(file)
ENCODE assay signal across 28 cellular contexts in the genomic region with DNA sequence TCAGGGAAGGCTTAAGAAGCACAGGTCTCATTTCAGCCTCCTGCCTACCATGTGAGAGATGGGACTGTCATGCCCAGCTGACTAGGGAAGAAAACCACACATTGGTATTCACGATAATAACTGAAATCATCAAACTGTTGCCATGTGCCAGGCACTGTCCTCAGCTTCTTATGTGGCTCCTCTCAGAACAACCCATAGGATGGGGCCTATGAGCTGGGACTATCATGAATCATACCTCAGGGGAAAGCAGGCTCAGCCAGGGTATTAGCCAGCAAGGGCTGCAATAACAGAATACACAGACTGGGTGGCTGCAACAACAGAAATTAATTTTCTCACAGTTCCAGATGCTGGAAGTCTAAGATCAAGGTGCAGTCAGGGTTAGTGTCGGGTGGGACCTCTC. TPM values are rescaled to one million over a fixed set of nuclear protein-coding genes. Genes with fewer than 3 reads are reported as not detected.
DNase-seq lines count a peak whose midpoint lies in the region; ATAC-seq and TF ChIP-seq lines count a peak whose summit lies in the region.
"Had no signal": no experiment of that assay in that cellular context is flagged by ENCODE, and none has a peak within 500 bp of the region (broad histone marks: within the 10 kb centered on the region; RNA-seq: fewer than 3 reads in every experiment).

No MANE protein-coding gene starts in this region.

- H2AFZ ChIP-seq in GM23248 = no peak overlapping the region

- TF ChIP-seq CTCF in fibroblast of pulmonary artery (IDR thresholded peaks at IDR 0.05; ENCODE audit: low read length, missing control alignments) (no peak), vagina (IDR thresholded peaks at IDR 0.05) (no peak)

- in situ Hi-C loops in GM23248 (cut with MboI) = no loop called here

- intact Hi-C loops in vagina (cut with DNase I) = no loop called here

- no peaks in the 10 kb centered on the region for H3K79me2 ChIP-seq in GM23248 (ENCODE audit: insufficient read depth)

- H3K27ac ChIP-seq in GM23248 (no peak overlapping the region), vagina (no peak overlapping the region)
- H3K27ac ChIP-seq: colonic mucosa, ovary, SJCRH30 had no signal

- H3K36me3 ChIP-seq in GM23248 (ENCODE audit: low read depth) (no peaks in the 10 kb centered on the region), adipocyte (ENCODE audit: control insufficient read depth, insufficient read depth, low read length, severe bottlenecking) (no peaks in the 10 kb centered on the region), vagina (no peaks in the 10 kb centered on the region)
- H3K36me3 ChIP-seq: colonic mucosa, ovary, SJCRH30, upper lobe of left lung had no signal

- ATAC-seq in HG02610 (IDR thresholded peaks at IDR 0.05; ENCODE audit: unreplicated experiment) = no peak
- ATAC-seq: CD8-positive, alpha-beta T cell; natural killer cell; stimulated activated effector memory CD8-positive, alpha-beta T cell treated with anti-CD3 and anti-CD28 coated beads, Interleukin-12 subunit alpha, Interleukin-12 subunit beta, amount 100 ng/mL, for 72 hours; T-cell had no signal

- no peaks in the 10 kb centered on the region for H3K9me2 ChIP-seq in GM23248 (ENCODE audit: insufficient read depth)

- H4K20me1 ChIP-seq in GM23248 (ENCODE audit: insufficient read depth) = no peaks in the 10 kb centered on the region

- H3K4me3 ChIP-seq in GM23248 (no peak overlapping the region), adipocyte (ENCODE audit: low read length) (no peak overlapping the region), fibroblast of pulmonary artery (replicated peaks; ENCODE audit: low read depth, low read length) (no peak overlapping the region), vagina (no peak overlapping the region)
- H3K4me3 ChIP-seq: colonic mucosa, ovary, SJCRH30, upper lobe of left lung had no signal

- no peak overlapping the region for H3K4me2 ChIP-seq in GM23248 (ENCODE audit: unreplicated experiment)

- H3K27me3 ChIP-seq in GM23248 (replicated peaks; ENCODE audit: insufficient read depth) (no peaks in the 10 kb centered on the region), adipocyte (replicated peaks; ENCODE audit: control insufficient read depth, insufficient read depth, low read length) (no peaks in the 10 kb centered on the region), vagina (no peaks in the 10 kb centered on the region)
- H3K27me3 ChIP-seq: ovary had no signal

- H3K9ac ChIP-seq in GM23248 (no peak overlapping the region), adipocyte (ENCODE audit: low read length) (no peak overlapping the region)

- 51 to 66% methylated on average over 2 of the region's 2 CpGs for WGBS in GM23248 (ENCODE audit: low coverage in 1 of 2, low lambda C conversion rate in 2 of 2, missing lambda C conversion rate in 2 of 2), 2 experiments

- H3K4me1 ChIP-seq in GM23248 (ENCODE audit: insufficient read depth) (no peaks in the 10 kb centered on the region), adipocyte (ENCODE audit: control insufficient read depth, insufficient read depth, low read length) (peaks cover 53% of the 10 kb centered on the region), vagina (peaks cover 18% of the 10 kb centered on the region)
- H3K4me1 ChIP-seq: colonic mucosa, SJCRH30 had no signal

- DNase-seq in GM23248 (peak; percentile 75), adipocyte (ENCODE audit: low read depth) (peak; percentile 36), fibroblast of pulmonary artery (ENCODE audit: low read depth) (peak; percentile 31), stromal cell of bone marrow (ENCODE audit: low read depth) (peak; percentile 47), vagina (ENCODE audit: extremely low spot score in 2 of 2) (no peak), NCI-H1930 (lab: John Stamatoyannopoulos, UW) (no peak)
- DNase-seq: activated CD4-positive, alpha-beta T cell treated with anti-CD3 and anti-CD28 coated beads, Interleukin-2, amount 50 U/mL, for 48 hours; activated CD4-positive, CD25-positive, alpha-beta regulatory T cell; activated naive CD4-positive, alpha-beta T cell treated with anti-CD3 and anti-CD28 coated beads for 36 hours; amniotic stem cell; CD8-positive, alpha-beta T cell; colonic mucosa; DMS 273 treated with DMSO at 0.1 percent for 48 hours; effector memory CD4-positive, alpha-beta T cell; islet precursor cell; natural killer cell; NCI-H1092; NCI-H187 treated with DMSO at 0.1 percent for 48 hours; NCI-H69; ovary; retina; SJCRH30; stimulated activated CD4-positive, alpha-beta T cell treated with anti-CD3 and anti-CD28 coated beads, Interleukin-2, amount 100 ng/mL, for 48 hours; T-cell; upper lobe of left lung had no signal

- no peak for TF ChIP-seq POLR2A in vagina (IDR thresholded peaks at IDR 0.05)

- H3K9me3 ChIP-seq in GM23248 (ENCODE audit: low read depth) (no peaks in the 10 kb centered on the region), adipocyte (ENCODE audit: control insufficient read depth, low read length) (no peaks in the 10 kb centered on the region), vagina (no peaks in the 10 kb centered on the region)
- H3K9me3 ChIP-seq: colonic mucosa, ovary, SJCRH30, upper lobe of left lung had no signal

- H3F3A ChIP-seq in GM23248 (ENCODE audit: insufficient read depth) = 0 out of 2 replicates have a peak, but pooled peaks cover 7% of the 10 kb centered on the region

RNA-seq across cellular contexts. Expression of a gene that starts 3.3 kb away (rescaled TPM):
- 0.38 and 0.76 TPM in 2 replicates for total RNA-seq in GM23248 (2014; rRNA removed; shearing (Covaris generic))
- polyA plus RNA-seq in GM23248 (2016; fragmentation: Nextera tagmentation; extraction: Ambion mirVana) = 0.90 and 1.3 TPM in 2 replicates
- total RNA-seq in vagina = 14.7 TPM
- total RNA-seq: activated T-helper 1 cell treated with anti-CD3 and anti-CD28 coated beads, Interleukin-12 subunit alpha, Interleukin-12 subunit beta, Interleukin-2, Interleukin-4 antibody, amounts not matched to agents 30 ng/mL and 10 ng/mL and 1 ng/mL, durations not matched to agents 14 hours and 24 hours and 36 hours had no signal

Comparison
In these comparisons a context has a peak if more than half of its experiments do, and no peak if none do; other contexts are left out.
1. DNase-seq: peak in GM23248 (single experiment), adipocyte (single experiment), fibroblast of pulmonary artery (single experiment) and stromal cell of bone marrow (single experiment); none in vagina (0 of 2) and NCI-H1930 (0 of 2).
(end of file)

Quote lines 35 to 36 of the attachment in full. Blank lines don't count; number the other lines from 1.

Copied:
- polyA plus RNA-seq in GM23248 (2016; fragmentation: Nextera tagmentation; extraction: Ambion mirVana) = 0.90 and 1.3 TPM in 2 replicates
- total RNA-seq in vagina = 14.7 TPM